Beget from a childhood saturated in alienation, incessant paternal violence, abuse, and disapproval, Gacy’s youth was far from nurturing. In his transition to adulthood, to support himself and his family, Gacy adopted numerous positions ranging from management of a Kentucky Fried Chicken chain to proprietor of a construction business. In those years, Gacy was preyed upon by lesser tendencies, ultimately succumbing to his strong predilection toward lewd sexual fantasies, lechery, and sadism. But it wasn’t until 1980, when Gacy was formally convicted and sentenced to death, that he discovered a craving for the arts.
Generating a large collection of paintings and drawings during his stay in prison, the content of his illustrations fluctuated from depictions of political and historical figures to landscape to cartoons to clowns to satanic imagery. Looking at its aesthetic qualities and technique, Gacy’s array of work would most closely be associated with pop art; his application of primary colors and cultural symbols are prominent components.
In 2011, a showing titled Multiples: The Artwork of John Wayne Gacy at the Art Factory in Las Vegas auctioned off many of Gacy’s pieces with a variety of related memorabilia to charities, on the good faith and hope that it would generate a sliver of recompense for those affected by similar tragedies. Most notable on display was Gacy’s costumed persona and self-portrait Pogo the Clown, a character he used prior to his incarceration at local charitable events and parties in Norwood Park Township, a township of Cook County where he had lived. Other displays portrayed such scenes as a group of park rangers with zoological heads, profiles of Elvis Presley and John F. Kennedy, a minimalist abstract of Adolf Hitler, a humanoid skull festooned with a blue ruff, and world-renowned clowns Felix Adler and Emmett Kelly, to name a few.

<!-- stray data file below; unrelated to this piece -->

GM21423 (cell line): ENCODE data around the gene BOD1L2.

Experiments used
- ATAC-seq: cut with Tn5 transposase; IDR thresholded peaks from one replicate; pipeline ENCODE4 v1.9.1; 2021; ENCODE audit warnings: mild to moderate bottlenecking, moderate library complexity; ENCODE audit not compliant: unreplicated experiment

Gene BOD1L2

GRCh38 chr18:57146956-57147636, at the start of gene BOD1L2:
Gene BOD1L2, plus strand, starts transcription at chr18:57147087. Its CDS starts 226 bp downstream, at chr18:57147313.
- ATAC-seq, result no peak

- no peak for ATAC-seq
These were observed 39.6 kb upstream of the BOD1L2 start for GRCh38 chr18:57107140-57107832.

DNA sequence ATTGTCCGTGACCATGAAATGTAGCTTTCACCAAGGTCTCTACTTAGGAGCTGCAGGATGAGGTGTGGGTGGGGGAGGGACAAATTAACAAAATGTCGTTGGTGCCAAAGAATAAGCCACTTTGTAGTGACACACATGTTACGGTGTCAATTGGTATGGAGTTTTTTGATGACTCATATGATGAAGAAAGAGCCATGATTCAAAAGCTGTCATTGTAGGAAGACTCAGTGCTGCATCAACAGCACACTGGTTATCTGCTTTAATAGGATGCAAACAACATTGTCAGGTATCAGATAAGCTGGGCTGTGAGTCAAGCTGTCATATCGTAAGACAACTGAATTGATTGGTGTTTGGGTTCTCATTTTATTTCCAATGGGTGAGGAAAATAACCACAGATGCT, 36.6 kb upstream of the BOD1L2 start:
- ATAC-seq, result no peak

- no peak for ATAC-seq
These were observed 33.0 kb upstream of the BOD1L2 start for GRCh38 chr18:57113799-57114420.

In focusing a spotlight on and deriving valuation from an artist’s infamous legacy, the controversial reception of Gacy’s artwork is evident. Following his execution in 1994, several paintings and other relics of Gacy’s were purchased and burned at a cathartic bonfire in Naperville, IL. In attendance were a few families of Gacy’s victims. The knowledge of Gacy’s death weeks before the event simulated a form of closure for many. At the art show in Las Vegas, the gallery had the National Center for Victims of Crime (NCVC) listed as a top benefactor of the proceeds. The NCVC later made a statement denouncing any involvement or connection with the event, sending a cease-and-desist letter to the gallery owner, Westly Myles. Other beneficiaries, like the Contemporary Arts Center, were reluctant to accept any of the profits, finding the the money’s origins disconcerting.
When examining a person who spent a lifetime deceiving others, to brand his disposition as fallacious is no understatement. He would lure his victims with financial reward or through false pretenses (e.g. scientific research). As a husband he was prone to infidelity, indulging in hookers, pornography, and drugs. Before admitting to his second wife that he was bisexual, Gacy sated his homosexual compulsions by what he would call ‘cruising’ for sex. When under investigation by the police for missing persons, Gacy schmoozed the detectives and pandered to their sentiments, establishing an inherently ambiguous yet cooperative relationship.
When approached by a reporter inquiring into the purpose of his artwork, Gacy replied that it was intended ‘to bring joy to people’s lives.’ He embraced his outlet in murder and sodomy, calling death during a 1980s’ interview ‘the ultimate thrill.’ It’s dubious that his hobby holds any authenticity in the art world, though it may linger as a cult creation.
Gacy’s actions, thoughts, interests, paintings, death…what do they mean? The answer is neither rational nor irrational. Only unreasonable.